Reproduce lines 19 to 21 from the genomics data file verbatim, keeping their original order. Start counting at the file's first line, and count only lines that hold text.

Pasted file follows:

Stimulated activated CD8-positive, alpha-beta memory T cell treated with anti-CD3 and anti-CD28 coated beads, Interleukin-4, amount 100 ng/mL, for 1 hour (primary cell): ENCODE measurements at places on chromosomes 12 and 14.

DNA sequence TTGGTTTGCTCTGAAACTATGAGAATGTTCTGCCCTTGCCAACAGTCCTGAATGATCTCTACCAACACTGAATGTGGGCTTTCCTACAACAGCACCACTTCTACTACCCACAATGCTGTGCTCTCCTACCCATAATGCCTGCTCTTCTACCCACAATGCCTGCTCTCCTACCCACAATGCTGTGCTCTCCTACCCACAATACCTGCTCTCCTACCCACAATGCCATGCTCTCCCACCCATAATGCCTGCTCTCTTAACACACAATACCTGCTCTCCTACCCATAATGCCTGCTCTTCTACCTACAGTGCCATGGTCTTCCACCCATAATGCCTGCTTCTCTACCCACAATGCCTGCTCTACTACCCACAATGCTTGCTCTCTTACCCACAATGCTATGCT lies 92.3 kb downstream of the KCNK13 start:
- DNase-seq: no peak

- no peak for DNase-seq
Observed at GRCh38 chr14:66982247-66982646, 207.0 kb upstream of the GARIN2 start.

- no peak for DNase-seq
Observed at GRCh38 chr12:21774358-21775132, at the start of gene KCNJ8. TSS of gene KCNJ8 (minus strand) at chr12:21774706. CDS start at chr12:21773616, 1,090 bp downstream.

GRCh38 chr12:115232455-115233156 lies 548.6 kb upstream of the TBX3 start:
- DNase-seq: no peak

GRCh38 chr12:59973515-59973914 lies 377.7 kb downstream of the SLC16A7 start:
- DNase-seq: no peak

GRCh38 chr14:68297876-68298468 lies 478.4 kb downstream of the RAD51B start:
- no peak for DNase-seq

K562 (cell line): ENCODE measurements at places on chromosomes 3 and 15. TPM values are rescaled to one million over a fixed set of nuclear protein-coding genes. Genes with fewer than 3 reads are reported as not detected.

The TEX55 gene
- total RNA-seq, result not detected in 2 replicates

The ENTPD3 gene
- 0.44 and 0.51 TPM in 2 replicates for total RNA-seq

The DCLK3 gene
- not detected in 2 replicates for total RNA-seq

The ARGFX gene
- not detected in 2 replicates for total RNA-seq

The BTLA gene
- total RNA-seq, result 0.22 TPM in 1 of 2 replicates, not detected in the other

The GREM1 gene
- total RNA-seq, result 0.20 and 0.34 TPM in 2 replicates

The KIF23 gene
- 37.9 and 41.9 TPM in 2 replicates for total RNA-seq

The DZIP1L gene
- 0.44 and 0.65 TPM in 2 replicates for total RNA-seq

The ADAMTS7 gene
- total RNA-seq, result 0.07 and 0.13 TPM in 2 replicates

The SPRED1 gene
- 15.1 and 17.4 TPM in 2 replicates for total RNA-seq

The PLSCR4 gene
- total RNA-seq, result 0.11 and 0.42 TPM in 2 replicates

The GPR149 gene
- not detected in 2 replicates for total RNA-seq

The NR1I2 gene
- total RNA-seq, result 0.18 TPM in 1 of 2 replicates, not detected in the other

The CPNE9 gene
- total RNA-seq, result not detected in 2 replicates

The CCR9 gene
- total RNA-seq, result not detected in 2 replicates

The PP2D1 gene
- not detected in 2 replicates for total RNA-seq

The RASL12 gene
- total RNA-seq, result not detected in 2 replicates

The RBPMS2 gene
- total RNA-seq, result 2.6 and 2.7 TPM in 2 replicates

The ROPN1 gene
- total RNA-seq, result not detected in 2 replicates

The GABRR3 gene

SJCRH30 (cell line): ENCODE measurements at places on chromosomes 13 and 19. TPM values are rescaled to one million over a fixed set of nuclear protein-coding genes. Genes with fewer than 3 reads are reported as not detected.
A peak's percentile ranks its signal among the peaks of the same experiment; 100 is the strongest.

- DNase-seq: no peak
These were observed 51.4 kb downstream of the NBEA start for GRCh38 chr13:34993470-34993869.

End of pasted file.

The DCLK3 gene
- not detected in 2 replicates for total RNA-seq

The ARGFX gene